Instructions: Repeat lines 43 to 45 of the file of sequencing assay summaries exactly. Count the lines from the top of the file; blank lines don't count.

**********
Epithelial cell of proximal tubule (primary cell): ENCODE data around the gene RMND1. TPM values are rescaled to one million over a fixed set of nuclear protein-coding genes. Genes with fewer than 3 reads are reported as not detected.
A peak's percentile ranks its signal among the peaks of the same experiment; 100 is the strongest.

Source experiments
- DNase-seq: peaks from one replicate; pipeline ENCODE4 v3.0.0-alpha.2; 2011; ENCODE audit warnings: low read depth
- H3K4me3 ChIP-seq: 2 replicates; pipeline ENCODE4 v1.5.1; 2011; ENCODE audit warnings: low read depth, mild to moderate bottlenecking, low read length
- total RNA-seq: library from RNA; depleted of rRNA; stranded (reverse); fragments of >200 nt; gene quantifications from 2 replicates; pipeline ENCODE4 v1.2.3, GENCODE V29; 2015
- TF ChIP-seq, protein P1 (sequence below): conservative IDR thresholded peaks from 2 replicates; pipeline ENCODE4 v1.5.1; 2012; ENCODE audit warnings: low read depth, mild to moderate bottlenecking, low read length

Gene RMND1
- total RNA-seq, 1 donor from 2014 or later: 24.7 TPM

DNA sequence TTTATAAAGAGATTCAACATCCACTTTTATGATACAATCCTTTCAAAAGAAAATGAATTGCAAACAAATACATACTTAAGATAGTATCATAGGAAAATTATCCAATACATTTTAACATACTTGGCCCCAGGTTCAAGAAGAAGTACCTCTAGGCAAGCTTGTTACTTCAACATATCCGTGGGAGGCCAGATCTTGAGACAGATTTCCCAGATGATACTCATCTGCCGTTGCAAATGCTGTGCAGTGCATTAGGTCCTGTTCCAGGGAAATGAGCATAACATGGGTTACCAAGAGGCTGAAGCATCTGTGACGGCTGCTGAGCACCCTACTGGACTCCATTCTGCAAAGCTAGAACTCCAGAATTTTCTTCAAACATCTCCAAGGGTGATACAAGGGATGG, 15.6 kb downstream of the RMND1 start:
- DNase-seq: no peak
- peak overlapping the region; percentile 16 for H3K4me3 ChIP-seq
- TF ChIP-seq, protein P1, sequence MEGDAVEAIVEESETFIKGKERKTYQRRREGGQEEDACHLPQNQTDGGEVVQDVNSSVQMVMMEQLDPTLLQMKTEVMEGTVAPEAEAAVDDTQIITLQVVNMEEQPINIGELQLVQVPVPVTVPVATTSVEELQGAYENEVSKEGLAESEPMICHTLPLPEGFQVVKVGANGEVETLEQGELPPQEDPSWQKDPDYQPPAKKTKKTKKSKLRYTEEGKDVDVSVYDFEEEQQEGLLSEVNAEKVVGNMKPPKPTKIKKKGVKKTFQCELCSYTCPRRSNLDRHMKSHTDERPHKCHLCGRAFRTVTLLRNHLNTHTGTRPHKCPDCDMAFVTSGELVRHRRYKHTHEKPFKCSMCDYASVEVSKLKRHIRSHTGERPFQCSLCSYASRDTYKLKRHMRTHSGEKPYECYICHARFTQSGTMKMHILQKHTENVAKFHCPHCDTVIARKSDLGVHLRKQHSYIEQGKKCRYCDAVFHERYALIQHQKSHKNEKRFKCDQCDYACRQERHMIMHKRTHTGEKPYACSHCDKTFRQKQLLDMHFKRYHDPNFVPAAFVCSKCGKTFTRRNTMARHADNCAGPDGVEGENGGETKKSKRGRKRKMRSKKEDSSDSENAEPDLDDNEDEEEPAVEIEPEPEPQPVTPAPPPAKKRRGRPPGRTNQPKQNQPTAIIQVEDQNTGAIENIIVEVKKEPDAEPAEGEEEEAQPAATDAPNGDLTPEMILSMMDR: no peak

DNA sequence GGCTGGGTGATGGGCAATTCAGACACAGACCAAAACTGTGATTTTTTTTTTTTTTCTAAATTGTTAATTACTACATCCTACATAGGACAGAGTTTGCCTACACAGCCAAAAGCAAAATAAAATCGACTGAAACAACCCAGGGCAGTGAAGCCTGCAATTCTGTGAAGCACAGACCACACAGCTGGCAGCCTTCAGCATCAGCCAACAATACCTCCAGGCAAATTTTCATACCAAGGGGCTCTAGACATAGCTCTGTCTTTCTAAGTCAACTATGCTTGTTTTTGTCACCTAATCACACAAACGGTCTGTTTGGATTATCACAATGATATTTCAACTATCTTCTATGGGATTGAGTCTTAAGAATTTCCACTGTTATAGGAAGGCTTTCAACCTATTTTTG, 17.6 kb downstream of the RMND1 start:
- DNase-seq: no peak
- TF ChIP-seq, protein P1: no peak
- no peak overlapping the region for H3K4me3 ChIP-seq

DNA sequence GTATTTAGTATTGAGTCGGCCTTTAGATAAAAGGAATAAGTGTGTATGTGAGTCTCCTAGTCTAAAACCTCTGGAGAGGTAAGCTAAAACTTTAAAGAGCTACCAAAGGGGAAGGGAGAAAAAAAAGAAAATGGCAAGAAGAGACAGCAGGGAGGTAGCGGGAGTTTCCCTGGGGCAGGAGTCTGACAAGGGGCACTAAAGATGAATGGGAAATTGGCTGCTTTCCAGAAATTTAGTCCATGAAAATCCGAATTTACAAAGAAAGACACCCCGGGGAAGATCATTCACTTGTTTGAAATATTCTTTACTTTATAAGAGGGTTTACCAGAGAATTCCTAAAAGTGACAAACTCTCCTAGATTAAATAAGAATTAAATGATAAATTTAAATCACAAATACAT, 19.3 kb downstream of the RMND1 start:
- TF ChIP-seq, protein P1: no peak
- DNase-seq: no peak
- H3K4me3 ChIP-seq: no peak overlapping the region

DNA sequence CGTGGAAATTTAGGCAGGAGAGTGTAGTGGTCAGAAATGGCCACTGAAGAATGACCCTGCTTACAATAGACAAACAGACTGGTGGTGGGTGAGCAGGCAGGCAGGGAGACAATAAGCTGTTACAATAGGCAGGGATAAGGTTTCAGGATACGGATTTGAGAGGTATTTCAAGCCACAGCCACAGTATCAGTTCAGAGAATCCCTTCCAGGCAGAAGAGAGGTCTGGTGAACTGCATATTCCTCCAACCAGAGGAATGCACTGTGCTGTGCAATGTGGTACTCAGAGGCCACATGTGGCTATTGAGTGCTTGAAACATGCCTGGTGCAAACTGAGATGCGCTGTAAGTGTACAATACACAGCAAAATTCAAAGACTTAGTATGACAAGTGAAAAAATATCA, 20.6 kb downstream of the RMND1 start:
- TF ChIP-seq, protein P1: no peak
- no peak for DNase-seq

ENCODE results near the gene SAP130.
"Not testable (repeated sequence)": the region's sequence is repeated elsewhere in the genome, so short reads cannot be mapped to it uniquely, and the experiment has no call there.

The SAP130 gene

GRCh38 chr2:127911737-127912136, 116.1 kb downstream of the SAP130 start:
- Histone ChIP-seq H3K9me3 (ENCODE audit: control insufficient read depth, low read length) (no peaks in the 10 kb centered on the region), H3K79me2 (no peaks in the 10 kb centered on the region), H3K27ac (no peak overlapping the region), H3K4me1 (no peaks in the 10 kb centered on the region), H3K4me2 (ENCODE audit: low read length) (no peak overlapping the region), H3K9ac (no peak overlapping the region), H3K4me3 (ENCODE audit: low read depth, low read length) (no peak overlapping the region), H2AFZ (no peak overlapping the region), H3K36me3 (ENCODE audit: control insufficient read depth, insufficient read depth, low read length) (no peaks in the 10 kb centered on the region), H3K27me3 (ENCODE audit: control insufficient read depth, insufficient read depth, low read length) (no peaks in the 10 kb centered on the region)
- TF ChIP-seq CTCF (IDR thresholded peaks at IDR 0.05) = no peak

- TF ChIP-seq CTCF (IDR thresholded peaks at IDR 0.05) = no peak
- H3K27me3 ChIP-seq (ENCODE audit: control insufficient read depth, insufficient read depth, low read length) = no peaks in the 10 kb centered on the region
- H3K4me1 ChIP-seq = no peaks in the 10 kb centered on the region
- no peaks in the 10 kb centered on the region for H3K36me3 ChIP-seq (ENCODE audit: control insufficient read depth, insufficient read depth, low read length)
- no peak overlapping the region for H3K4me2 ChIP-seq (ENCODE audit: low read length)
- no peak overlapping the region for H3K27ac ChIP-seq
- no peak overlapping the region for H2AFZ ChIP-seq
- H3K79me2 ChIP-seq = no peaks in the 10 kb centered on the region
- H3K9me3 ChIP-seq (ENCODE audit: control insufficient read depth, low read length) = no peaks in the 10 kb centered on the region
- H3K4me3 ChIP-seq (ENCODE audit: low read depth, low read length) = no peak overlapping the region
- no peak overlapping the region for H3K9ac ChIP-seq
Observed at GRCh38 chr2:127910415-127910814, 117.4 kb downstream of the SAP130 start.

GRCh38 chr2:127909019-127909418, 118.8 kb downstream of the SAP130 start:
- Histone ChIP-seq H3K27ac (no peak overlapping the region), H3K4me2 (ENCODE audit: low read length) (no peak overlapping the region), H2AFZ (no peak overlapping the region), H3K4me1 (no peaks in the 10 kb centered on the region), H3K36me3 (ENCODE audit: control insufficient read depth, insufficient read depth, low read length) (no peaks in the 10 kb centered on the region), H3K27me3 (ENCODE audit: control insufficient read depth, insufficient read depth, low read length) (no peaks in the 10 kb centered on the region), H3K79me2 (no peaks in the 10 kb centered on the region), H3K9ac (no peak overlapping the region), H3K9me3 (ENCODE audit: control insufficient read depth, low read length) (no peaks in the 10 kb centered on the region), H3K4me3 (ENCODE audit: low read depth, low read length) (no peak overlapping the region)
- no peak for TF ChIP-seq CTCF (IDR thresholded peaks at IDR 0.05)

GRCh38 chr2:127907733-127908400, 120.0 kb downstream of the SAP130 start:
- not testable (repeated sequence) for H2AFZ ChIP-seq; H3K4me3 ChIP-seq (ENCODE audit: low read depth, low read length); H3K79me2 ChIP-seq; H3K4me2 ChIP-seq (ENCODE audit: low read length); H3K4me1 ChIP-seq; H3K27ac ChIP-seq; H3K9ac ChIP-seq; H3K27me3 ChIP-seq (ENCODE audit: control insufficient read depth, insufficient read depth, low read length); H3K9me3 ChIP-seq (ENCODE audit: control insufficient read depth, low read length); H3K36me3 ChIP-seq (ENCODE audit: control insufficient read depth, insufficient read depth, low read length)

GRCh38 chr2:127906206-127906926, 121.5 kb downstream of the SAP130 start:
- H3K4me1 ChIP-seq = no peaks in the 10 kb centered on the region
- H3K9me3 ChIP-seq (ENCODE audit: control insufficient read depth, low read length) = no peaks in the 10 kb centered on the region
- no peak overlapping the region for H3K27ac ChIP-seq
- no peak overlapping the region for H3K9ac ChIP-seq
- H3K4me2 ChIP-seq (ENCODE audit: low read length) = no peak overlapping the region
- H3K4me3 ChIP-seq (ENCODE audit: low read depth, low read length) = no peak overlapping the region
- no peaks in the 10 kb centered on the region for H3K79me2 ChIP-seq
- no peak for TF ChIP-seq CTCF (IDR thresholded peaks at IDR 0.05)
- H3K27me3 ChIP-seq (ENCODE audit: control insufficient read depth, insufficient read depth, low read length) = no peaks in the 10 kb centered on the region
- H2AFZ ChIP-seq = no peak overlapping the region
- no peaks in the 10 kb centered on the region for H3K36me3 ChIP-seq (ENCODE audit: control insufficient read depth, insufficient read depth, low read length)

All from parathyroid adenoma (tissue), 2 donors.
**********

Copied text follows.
GRCh38 chr2:127909019-127909418, 118.8 kb downstream of the SAP130 start:
- Histone ChIP-seq H3K27ac (no peak overlapping the region), H3K4me2 (ENCODE audit: low read length) (no peak overlapping the region), H2AFZ (no peak overlapping the region), H3K4me1 (no peaks in the 10 kb centered on the region), H3K36me3 (ENCODE audit: control insufficient read depth, insufficient read depth, low read length) (no peaks in the 10 kb centered on the region), H3K27me3 (ENCODE audit: control insufficient read depth, insufficient read depth, low read length) (no peaks in the 10 kb centered on the region), H3K79me2 (no peaks in the 10 kb centered on the region), H3K9ac (no peak overlapping the region), H3K9me3 (ENCODE audit: control insufficient read depth, low read length) (no peaks in the 10 kb centered on the region), H3K4me3 (ENCODE audit: low read depth, low read length) (no peak overlapping the region)
- no peak for TF ChIP-seq CTCF (IDR thresholded peaks at IDR 0.05)